‘Mosambi Narangi’ Play Review: A Delectable Cocktail

THE UPSHOT
An adaptation of Irish playwright Marie Jones’ Stones in his Pocket, Mosambi Narangi is directed by Mohit Takalkar. The Hindi play revolves round two small-town movie extras, Mosambi Prasad and Narangi Lal, performed brilliantly by Rajit Kapur and Ajeet Singh Palawat.

Director: Mohit Takalkar
Adapted by:
Ashok Mishra
Cast:
Rajit Kapur, Ajeet Singh Palawat

It’s about two small-time extras with large goals

Flower petals strewn throughout the bottom. Empty bottles of water and wrappers in corners. Makeshift seats long-established from tools. This shabby scene is the set of a Bollywood movie being shot in Benares. It’s a typical sight. As one of many characters factors out, film makers come to small cities to inform native tales and depart a large number. It’s not solely the place that will get handled badly, the folks too are pushed round by metropolis folks.

At the receiving finish are the play’s titular characters, Narangi Lal (Ajeet Singh Palawat) and Mosambi Prasad (Rajit Kapur). They’re each extras engaged on the units of a Bollywood movie titled Isaq Benaraswala being filmed on the ghats. They’re bold, wanting to please and bullied by everybody within the crew, from the stage director Zinnia and the movie’s director Saurabh to the lead actress Sabrina, all of whom are performed by Kapur and Singh Palawat.

The play can be about goals and the frustration of unfulfilled ambitions, a standard expertise amongst filmwallahs, whose careers are salted with failures large and small. Narangi needs to make a blockbuster movie from a script he has written. He tries to promote it to Zinnia, who’s uninterested. Mosambi, then again, needs to play a significant position in a movie. But he’s distracted by the will to turn out to be a buddy with advantages to Sabrina. The goals of each strugglers are dashed, a number of instances.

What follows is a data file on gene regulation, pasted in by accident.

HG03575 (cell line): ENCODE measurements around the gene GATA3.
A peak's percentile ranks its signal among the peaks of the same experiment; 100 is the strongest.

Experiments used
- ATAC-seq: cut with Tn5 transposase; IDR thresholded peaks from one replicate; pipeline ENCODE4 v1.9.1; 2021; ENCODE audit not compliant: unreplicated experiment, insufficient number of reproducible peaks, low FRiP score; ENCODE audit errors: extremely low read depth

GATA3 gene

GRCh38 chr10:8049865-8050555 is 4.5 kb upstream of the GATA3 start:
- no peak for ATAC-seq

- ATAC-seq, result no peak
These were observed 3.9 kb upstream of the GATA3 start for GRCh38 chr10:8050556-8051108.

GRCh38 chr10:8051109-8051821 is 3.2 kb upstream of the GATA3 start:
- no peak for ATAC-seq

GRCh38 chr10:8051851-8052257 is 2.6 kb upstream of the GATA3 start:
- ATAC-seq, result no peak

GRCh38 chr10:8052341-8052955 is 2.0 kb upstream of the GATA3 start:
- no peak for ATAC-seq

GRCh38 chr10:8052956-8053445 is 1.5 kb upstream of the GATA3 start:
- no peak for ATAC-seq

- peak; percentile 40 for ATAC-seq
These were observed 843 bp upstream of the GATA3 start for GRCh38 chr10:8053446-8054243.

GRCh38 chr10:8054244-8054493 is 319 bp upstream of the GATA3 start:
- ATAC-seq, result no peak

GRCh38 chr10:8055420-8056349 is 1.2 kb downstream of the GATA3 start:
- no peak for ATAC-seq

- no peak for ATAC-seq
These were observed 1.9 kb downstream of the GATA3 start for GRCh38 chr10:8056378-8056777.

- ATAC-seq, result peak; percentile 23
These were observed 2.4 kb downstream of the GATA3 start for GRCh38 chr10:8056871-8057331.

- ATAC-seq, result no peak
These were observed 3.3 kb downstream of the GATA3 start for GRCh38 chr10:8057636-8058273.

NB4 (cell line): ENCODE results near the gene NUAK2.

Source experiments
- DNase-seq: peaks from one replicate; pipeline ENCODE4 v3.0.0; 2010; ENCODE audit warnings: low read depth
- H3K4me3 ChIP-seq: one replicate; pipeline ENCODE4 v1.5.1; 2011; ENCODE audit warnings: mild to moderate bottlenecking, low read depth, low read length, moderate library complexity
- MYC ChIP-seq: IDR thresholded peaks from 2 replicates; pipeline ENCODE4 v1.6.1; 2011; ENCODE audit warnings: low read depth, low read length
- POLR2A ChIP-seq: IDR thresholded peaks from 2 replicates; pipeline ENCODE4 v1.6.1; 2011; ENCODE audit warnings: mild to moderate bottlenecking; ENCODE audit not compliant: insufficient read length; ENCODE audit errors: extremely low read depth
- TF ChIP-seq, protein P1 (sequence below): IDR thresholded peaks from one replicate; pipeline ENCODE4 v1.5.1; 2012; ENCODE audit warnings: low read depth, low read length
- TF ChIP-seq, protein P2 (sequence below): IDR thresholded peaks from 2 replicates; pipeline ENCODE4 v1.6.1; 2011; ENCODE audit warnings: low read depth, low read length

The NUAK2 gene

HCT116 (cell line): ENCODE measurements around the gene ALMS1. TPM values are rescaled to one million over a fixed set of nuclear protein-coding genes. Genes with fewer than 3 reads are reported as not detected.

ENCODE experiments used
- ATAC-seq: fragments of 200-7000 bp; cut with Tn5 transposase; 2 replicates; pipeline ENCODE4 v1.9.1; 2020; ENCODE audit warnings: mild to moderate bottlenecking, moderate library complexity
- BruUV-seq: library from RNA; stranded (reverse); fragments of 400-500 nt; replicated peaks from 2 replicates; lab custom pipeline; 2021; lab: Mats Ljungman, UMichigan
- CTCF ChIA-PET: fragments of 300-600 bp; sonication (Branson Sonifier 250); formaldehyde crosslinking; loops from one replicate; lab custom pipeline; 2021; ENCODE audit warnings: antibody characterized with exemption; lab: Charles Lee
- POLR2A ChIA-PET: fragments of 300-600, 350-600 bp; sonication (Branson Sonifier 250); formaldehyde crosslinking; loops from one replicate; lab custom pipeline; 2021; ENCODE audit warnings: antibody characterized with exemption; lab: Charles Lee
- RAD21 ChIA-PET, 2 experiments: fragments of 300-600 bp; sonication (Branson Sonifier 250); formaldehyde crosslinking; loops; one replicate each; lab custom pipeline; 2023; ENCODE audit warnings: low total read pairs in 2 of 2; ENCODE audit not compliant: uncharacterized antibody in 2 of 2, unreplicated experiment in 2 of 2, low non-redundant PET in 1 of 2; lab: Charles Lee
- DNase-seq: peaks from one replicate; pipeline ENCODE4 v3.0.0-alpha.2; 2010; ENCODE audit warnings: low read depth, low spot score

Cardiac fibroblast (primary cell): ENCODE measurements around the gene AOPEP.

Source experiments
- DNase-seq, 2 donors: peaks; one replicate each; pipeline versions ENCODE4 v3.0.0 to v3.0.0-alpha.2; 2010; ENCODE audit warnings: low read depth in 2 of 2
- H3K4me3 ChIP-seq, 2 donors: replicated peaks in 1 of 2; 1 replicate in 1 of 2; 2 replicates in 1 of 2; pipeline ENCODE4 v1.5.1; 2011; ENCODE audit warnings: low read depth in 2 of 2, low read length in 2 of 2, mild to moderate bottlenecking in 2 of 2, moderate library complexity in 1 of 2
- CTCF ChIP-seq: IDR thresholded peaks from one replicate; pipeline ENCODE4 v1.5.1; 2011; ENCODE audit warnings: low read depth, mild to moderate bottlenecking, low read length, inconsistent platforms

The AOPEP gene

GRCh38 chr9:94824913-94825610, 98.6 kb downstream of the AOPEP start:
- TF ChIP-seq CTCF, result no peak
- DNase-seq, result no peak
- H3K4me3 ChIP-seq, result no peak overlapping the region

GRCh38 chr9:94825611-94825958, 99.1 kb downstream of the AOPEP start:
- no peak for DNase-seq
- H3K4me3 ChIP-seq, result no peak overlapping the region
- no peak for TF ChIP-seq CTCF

Sometimes repeated failure has harmful penalties, such because the case of Mosambi’s brother Sonu. When Mosambi and Narangi discuss their goals and Sonu’s, the suggestion is that we regularly anticipate an excessive amount of of ourselves.

Rajit Kapur and Ajeet Singh Palawat are terrific 

Kapur and Singh Palawat effortlessly slip from one position to a different, making every character gloriously watchable. Kapur deftly essays the roles of a Parsi stage supervisor, issuing directions in a comical mixture of Hindi and English, Mosambi’s youthful brother Sonu and Makhan mama, the “most senior junior artist”. Singh Palawat is hilarious as Sabrina, the half-Russian main woman, who speaks dangerous Hindi and is determined to enhance her language abilities,  the no-nonsense film director Saurabh and Sabrina’s indignant younger Punjabi bodyguard, Joginder.

While the second half of the play does lag, general Mosambi Narangi is a pleasant story. The simplicity of the story and units enable the skills of Kapur and Singh Palawat to shine. The efficiency is aided by a catchy title monitor and clever sound results by musicians on stage.